The Independent (Kampala)

East Africa: Regional Currencies Depreciating - Analysts

Forex experts say regional currencies have in the last couple of weeks been depreciating, driven by resurgent demand mostly from the import sector across the three markets of Uganda, Kenya and Tanzania

Stephen Kaboyo, the managing director for Alpha Capital Partners said in a Jan. 28 statement that the cross cutting issue that is fundamentally at the centre stage is the wide current account deficits that are running in the three countries.

He said Kenya current account deficit as a ratio to GDP is 10.5%, Tanzania running at 6.4% and Uganda at 10%. The large current account balances are a result of weak export earnings due to a slowdown in the export markets of Europe and US.

"While the above remains the primary risk, there are other domestic factors that are specific to each country that add to the mix," he said.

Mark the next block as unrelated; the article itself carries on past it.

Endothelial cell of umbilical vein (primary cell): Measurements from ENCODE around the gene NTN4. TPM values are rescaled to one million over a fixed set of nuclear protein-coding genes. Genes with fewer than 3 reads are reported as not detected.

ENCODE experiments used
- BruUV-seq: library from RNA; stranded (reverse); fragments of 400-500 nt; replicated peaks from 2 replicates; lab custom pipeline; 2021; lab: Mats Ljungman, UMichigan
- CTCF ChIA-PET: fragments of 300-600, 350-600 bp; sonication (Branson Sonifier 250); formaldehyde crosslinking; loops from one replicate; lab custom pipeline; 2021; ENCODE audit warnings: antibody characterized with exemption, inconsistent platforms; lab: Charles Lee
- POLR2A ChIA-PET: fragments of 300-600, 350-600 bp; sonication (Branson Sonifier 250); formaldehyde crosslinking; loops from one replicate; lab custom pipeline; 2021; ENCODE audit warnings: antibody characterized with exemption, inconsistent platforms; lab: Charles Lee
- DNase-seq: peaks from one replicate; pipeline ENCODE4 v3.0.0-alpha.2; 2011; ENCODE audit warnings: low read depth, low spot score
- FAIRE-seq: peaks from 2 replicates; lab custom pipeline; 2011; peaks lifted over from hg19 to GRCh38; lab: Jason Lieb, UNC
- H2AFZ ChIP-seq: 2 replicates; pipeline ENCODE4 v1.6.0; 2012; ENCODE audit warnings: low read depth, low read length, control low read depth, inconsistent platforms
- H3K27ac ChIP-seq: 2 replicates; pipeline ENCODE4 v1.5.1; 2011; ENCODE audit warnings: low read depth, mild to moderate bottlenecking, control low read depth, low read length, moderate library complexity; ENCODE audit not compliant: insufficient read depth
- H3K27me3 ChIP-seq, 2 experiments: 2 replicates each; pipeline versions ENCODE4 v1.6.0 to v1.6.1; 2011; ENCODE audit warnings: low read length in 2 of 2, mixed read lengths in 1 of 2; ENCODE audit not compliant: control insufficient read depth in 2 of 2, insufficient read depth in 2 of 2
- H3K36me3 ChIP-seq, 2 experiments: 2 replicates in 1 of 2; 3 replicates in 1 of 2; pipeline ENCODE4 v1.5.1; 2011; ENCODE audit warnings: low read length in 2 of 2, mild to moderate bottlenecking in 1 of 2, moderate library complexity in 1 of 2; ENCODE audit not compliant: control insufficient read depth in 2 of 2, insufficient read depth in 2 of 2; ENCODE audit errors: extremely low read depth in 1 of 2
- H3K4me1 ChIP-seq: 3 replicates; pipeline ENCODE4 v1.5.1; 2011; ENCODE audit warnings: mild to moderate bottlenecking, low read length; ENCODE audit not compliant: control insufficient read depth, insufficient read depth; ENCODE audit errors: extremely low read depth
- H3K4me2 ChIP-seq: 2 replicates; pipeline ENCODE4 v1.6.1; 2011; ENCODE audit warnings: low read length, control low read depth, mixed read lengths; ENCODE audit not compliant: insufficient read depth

Kenya's shilling traded higher last week and touched 87.70. The central bank reportedly intervened on the sell side, an action that did not have a significant impact.

In our view the shilling is starting to feel the impact of the upcoming elections on the other hand, the aggressive easing by the Central Bank , the most recent being the100 bps CBR cut has undermined the shilling.

For Tanzania, TZS touched 1613 per dollar its weakest point in over 13 months. TZS remains vulnerable to strong foreign exchange demand from oil and energy sector. The country is faced with a severe power shortage that is affecting production.

The Ugandan shilling was volatile closing the week with a marginal gain at sh2660. The shilling is vulnerable to further weakness on account of negative sentiment in light of donor aid cuts and jitters from the anticipated events surrounding the Kenya national elections.

Kaboyo said the markets are projecting a more volatile period for EAC currencies in the next few months.

"There is no game changer in the short term," he said, adding in the medium term the oil and gas sector developments in Tanzania and Uganda will change the trend but this kind of relief could only come a few years down the road.

It is expected that the regional Central Banks will deploy their accumulated reserves in a cautious manner to tame volatility and while allowing currencies to gradually depreciate and adjust to the weak fundamentals.

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